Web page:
Whether it's teaching the teachers to instruct youngsters about religion or pulling weeds to beautify the grounds around the Kenai church, the devoted work of two Roman Catholic nuns over the past 30 years surely will be missed.
Sisters Joyce Ross and Joan Barina, who have served the Kenai community since 1979, will be returning the end of May to their respective religious orders -- Sisters of Mercy of the Americas and Medical Mission Sisters -- back East.
Sent to Kenai by then-Anchorage Archbishop Francis Hurley, Sister Joyce was assigned as the Our Lady of Angels parish administrator in Kenai and Sister Joan came as her assistant.
Father Robert Wells was the parish priest at the time, according to Margaret Menting, director of religious education at the Kenai parish.
"During the first 10 years, they did religious education for the west side of the Kenai Peninsula," Menting said Tuesday. "They taught the teachers who taught the children."
The future is not crystal clear for the pair.
"Sisters never actually retire," said Parish Council President Sal Mattero.
After making a presentation on the Catholic Youth Conference at Our Lady of Guadalupe church in Anchorage on June 1 and 2, the sisters will head to Philadelphia to make a renewal with the Medical Mission Sisters, Sister Joan's religious order.
Sister Joan expects to remain there, while Sister Joyce will head to Albany, N.Y., on the Hudson River, where the Sisters of Mercy are based.
While the sisters were beginning what would become a 30-plus-years assignment on the Kenai Peninsula, Sister Joan started the Clothes Quarters -- a thrift-shop like endeavor to provide clothing to the less fortunate.
From the proceeds of clothing sales, the sisters helped feed the peninsula's poor by way of the Kenai Peninsula Food Bank, Menting said.
Mattero said the pair also raised money through the annual Mardi Gras festival at the parish to help defray air transportation costs for sending teen volunteers and some parents to Catholic villages in the Bush where they helped clean, build and deliver religious instruction to village youngsters.
The Bush trips, instituted by the sisters, took volunteers to Marshal, Pilot Station, Chevak, St. Mary's and Mountain Village, Menting said. Individual donations from Kenai parishioners also helped cover the costs.
After Father Wells left Our Lady of Angels in 1988, Sisters Joyce and Joan attended to the parish needs and assisted a traveling priest who came to conduct Sunday Mass every other week.
In addition to religious programs, the sisters were instrumental in making physical improvements to the Kenai church, including an arctic entry for the main church building, installing an elevator for handicapped access and creating memorial gardens on the church property.
Restricted by Canon Law in which official duties they can perform, the sisters were allowed to baptize, perform marriages, conduct funeral services and conduct eucharistic services.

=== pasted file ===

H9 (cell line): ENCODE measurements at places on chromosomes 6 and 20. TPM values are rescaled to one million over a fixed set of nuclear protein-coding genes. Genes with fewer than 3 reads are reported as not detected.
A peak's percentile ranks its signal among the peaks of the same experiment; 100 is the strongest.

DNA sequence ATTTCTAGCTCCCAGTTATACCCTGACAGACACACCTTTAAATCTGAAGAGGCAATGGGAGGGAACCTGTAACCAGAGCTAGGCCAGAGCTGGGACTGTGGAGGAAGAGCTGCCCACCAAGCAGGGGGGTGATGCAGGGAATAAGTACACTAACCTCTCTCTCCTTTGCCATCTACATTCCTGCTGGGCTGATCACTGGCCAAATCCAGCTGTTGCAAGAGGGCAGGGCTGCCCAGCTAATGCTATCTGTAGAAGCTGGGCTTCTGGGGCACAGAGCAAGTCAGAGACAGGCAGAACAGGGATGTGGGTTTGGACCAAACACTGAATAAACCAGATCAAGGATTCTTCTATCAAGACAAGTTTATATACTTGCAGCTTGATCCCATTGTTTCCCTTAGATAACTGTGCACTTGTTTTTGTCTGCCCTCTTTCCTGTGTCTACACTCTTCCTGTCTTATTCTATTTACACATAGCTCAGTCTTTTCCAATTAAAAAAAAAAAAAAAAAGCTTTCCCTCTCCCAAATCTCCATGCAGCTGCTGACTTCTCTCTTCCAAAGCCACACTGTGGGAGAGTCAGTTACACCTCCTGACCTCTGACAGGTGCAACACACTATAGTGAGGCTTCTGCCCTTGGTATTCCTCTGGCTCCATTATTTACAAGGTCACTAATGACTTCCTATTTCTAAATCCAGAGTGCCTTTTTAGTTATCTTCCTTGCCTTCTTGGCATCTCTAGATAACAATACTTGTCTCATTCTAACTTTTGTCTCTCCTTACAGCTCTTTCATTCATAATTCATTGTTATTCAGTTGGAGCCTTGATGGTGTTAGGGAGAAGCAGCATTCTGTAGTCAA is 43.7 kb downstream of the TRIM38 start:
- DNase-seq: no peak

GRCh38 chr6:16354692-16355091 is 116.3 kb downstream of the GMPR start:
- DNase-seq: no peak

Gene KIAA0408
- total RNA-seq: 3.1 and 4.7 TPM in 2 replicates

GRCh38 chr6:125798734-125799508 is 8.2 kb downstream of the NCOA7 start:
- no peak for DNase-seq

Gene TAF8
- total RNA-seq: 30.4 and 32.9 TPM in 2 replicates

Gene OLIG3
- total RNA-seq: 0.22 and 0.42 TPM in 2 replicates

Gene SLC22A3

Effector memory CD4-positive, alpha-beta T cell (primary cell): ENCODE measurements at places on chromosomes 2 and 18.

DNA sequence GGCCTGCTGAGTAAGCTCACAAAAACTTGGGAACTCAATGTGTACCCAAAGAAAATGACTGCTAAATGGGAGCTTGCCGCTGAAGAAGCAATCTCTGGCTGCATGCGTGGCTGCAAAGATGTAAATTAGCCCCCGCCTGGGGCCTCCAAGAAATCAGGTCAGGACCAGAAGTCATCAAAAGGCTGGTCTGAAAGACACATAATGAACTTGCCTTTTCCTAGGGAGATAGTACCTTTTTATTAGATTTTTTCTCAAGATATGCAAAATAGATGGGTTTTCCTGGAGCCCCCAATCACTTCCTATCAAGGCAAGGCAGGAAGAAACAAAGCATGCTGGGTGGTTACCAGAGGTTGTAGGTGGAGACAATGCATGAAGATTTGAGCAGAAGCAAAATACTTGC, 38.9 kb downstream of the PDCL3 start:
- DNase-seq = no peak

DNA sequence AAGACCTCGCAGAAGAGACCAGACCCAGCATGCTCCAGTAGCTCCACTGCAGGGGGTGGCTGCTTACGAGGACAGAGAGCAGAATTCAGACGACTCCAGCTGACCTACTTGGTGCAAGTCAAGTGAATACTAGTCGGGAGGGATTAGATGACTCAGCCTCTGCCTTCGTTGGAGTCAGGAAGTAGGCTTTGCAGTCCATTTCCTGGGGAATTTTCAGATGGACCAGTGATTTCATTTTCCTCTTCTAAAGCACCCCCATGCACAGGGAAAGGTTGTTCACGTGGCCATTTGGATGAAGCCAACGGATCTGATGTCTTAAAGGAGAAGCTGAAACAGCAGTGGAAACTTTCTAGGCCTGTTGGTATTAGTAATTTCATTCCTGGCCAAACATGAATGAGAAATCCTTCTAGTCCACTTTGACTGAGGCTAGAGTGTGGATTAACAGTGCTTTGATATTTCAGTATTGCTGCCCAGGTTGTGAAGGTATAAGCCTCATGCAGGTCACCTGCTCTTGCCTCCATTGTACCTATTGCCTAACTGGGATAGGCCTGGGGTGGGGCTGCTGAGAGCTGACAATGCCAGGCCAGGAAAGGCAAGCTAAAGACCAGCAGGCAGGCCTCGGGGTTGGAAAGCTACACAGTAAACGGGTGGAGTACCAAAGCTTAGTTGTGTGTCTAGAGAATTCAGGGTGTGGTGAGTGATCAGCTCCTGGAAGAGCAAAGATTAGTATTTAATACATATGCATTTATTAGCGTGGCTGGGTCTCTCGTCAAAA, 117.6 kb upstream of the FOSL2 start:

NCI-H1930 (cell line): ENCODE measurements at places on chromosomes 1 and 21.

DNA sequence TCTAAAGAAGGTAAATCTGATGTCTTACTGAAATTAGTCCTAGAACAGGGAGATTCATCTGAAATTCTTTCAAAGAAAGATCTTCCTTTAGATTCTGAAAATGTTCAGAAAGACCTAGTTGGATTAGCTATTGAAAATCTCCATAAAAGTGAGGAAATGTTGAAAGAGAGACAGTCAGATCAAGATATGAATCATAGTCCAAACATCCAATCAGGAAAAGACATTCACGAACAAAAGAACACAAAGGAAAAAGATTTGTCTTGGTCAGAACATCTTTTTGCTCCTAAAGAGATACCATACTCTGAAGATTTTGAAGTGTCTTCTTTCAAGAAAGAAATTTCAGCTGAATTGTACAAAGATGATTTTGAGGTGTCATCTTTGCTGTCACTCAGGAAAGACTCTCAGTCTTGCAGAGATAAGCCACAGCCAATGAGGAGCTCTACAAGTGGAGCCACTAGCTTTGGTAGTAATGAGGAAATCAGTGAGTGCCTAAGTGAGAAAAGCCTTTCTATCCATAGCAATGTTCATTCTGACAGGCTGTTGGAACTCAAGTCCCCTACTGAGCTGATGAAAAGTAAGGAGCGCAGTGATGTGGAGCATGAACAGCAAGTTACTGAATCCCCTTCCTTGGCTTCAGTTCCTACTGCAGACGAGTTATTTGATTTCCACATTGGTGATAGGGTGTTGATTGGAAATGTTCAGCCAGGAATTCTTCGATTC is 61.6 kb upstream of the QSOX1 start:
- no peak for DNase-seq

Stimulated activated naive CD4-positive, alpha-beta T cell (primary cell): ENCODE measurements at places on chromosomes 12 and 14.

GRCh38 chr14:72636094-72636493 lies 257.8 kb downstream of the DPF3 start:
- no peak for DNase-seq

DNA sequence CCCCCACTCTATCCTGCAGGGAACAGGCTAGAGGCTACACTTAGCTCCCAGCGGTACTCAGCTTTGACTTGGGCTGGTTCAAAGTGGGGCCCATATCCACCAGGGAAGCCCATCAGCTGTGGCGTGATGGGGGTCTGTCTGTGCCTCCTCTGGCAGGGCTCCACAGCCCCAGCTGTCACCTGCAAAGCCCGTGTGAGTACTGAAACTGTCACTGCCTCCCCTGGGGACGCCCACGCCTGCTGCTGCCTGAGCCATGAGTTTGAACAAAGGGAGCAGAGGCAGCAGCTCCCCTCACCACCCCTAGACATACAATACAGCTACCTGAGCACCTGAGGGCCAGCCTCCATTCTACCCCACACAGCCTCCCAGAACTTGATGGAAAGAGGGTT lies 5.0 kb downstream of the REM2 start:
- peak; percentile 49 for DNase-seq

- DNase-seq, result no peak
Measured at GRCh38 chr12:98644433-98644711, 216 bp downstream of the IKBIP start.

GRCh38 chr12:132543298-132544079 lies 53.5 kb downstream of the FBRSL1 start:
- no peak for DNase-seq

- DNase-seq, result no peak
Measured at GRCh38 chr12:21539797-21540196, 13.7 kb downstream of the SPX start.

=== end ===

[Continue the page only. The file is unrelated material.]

"The emphasis was always on the children," Mattero said. "We have about 170 families here."
In addition to work within the Kenai Catholic community, the sisters reached out to others in the Soldotna and Kenai area, according to Menting.
"They're both involved with Love INC (the Christian clearinghouse for community service) and Bishop's Attic (thrift store in Soldotna)," she said.
Mattero added that Sister Joyce has always been involved with Linda Swarner at the food bank, Jane Stein, executive director of Bridges Community Resource Network and with the LeeShore Women's Resource Center.
Additionally, they joined with the Kenai United Methodist Church of the New Covenant to provide hot breakfast to students at Kenai Alternative School every day.
Mattero said Our Lady of Angels volunteers cook three times a week and the Methodist volunteers cook twice. Meals range from pancakes and sausage to biscuits and gravy.
"We serve anywhere from 30 to 60 kids a day," he said.
Sister Joan also accompanies one of the Oblates of Mary Immaculate priests to conduct Mass at Wildwood Pretrial Facility every Saturday. Before the three Oblate priests were assigned to the Kenai Peninsula west side churches, both sisters went to Wildwood every Saturday.
When asked what their most outstanding accomplishment has been during the past 30 years, Sister Joyce said, "For me, the fact that we were able to meet and associate with the people in all the Christian communities. We got so much more from them than we gave."
She said she will "certainly miss the people and the wonderful land of Alaska."
Sister Joan said, "It's hard to judge the most important accomplishment. We just had a Clothes Quarter luncheon ... some of the volunteers have been with us since the beginning. That's been a big thing; not just for the people who come to get clothing, but it's been a good outing for the ladies (who volunteer)."
Sister Joyce said she will miss the community, and Sister Joan said, while it will be good to be reinserted into the religious community of her order, reacquainting with some old friends, "It's going to be hard leaving the wonderful parishioners and friends here."
She also expects to miss the Alaska climate.
"Alaska is such a beautiful place," she said. "But our community has quite a bit of land in Fox Chase (Philadelphia), so it's kind of park like ... with some deer ... no bears."
An open house reception is planned for the departing nuns from noon to 3 p.m. May 9 at Our Lady of Angels church, 225 S. Spruce St. in Kenai. It is open to the public.
Phil Hermanek can be reached at email@example.com.
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